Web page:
St. James community fights for existence

Published 12:00 am Wednesday, March 26, 2014

By David vitrano

ST. JAMES – Driving west along the west bank of St. James Parish, after passing the plantations of St. Joseph and Oak Alley, the quietly residential landscape gives way to industrial and agricultural operations. But lying among the smokestacks and storage tanks is a small community fighting for its very survival.

A little more than a year ago, state officials, including Gov. Bobby Jindal, along with several leaders from St. James Parish gathered beneath the picturesque trees at Oak Alley to proclaim the latest “win” for the parish — that St. James Parish would be home to the largest methanol plant in the nation.

While much of the parish rejoiced over the construction of the $1.3 billion facility, residents of the parish’s Fifth District, which includes the communities of St. James, Moonshine and Welcome and is the oldest settled area of the parish, dreaded the coming of yet another potentially dangerous industry coming to their area.

The ever-encroaching industrial concerns combined with a recent effort by the St. James Parish School Board to close Fifth Ward Elementary School has some residents of the area feeling forgotten — or worse.

Having seen Rome ville Elementary close its doors a year prior, Dianne Spencer, a lifelong resident of the area, was very active in the fight to save Fifth Ward Elementary.

“What was done in the Romeville community, they’re trying to do to Fifth Ward,” she said.

“The only reason it is still open this long is because the community came together,” she added.

But the current construction of the new St. James High stadium in Vacherie, with possible future plans to move the entire high school to the location near the intersection of Louisiana Highways 20 and 3127, has Spencer and others worried about the future and concerned about the way her community is portrayed to the public as a whole.

“It is not a dying community as long as we live here,” she said. “It has always been a quiet, quaint place.”

She and others, such as Clyde Cooper, son of local civil rights pioneer Oliver Cooper, are also frustrated with a parish government that often seems to give with one hand and take with the other.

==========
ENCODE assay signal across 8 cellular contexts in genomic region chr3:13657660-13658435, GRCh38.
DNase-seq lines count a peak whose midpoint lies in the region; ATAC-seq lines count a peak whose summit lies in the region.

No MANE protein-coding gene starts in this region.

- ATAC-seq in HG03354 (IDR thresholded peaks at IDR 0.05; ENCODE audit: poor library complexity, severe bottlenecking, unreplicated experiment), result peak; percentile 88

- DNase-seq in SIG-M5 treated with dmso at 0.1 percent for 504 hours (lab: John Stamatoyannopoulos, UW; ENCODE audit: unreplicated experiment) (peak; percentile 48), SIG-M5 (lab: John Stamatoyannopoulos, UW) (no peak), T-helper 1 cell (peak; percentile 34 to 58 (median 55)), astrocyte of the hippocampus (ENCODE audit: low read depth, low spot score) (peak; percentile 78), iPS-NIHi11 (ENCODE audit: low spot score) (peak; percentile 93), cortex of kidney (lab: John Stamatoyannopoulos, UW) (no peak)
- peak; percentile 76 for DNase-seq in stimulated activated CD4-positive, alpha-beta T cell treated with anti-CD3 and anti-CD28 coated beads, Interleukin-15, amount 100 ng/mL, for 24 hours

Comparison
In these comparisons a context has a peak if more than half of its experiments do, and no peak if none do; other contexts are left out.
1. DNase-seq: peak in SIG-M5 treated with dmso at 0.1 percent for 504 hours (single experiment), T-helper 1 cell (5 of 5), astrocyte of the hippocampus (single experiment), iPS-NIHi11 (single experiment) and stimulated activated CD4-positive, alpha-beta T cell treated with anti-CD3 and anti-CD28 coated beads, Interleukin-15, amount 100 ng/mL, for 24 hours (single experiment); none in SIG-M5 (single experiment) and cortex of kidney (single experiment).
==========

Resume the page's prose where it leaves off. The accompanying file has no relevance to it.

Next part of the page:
A recreational park in the area was recently given a makeover that cost hundreds of thousands of dollars. Plans for the methanol plant put it directly adjacent to the well-used greenspace.

Cooper said he has done some research on methanol production and found some of the chemicals used to be highly dangerous to the surrounding environment.

“It does not even cling to mud,” he said. “If it spills, it goes straight to the water source.”

Besides pollution issues, nearby industry comes with other problems. Smokestacks and grain elevators hide the area’s natural beauty while constant truck traffic could degrade the roads and provide even more dangers to the area’s residents.

“You’re putting the people in jeopardy,” said Cooper.

A proposed land-use plan for the parish, now in the midst of its public-hearing period, has only cemented the residents’ concerns that the parish would like to see the Fifth District communities fall by the wayside. On the maps, the residential areas of the Fifth District are designated “residential/future industrial,” the only such area on the map. St. James Parish Assistant Director of Operations Blaise Gravois, who led the group that came up with the land-use maps, has in fact said that it may be too late for the residents of the Fifth District but that one goal of the land-use plan is to prevent circumstances such as this in the future.

“It’s almost like there’s a united effort to pull all the resources out of the Fifth District,” said Cooper.

“That’s something that’s been in the making for a long time,” added Spencer.

Both lamented the fact that the tax money the already heavily industrial area produces mostly goes to other parts of the parish.

Cooper was quick to point out that he is not anti-industry but just passionate about his home community. He said in the late ‘90s, when Shintech was seeking to build a facility in Romeville, his father helped pen an agreement between the industry and several civic organizations within St. James Parish that stipulated the company would provide equal opportunities for citizens of the parish and create outreach programs to benefit both the citizens and the environment.

Now, he said, it is only about prestige and the almighty dollar.

“They’re not fighting for this community,” he said.

He and Spencer also lamented the message the parish seems to be sending to its youth — namely, that to have a career in St. James Parish, one must be a part of the industrial machine.

“How much of this stuff do we need?” asked Spencer.

South Louisiana Methanol acquired its air permit in January and plans to start construction in the latter half of 2014, but Spencer and Cooper remain resolute that something can still be done.

“I believe, by the grace of God, by the Fifth Ward people coming together, some of these things can be stopped,” said Cooper. “It’s not out of anger. It’s not out of hate. It’s out of deep concern. I think we all should have the same right to a good, valuable life.”

Spencer put it a bit more bluntly: “I was born in this community, and I expect to die here.”